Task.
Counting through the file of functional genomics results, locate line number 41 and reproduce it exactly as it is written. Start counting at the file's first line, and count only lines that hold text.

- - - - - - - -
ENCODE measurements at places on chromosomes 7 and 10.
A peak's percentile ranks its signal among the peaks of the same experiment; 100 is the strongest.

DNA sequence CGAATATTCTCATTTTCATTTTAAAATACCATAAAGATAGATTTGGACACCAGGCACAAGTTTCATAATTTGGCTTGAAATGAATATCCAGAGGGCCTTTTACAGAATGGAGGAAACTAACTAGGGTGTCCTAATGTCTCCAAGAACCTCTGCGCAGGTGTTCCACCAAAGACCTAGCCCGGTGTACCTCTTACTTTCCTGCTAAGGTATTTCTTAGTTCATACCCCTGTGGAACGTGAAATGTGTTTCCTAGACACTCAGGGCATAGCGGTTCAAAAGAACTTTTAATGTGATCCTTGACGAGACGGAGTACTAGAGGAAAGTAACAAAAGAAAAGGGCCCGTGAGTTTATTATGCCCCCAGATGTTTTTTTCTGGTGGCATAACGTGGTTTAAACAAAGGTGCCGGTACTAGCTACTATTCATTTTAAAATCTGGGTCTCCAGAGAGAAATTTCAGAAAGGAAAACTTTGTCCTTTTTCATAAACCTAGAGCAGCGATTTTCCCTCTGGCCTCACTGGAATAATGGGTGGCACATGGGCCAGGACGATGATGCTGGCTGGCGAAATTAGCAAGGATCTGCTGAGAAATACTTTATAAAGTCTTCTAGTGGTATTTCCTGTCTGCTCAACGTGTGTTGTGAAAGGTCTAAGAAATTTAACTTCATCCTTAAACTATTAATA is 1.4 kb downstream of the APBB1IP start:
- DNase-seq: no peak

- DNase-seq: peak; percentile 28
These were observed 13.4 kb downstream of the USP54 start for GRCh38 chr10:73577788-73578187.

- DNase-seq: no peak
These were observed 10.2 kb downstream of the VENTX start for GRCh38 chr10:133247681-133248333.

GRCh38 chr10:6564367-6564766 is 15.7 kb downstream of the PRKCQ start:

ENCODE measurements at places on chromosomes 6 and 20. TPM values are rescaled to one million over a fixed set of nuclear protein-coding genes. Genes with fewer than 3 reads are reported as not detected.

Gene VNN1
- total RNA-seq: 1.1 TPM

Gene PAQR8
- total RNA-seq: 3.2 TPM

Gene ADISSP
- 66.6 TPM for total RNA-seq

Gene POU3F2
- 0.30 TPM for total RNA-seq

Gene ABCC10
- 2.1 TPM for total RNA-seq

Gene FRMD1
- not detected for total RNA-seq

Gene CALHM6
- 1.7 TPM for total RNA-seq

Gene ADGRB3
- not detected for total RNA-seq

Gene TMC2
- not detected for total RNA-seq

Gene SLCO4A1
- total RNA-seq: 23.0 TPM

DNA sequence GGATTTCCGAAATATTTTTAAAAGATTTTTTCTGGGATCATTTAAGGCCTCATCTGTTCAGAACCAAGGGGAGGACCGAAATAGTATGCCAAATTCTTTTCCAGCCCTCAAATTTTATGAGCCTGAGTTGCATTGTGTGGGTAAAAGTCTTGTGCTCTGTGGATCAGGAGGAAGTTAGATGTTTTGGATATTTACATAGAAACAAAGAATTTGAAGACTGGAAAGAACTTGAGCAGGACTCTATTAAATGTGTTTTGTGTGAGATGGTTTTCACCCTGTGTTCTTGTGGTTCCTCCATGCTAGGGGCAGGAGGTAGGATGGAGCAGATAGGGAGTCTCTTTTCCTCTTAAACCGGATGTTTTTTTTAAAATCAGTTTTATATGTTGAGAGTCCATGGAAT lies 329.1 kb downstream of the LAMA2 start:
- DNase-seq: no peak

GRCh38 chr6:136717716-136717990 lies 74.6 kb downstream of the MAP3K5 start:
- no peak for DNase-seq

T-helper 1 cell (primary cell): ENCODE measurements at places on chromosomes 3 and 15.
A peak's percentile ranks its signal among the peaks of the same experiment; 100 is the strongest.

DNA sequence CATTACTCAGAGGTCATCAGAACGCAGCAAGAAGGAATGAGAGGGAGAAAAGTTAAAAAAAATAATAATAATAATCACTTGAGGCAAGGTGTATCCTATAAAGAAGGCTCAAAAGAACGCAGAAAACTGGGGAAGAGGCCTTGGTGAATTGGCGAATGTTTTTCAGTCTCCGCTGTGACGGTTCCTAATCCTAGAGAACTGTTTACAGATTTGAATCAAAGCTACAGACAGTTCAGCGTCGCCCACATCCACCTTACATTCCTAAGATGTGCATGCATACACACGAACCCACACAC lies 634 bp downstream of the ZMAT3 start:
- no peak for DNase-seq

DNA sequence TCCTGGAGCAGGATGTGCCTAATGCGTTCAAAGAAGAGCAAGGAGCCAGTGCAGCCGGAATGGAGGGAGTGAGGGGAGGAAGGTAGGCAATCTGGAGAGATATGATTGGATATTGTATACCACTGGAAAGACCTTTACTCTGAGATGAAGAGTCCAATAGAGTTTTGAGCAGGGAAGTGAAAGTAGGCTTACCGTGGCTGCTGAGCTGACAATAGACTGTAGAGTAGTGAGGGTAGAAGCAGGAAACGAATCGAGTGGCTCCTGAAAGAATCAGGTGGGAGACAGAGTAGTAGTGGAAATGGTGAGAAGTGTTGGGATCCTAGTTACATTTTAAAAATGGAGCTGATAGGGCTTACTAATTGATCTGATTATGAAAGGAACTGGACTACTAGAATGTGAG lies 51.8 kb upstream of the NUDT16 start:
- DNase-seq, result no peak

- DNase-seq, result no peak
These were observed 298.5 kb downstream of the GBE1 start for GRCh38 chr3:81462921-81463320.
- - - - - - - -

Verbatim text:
- DNase-seq, result no peak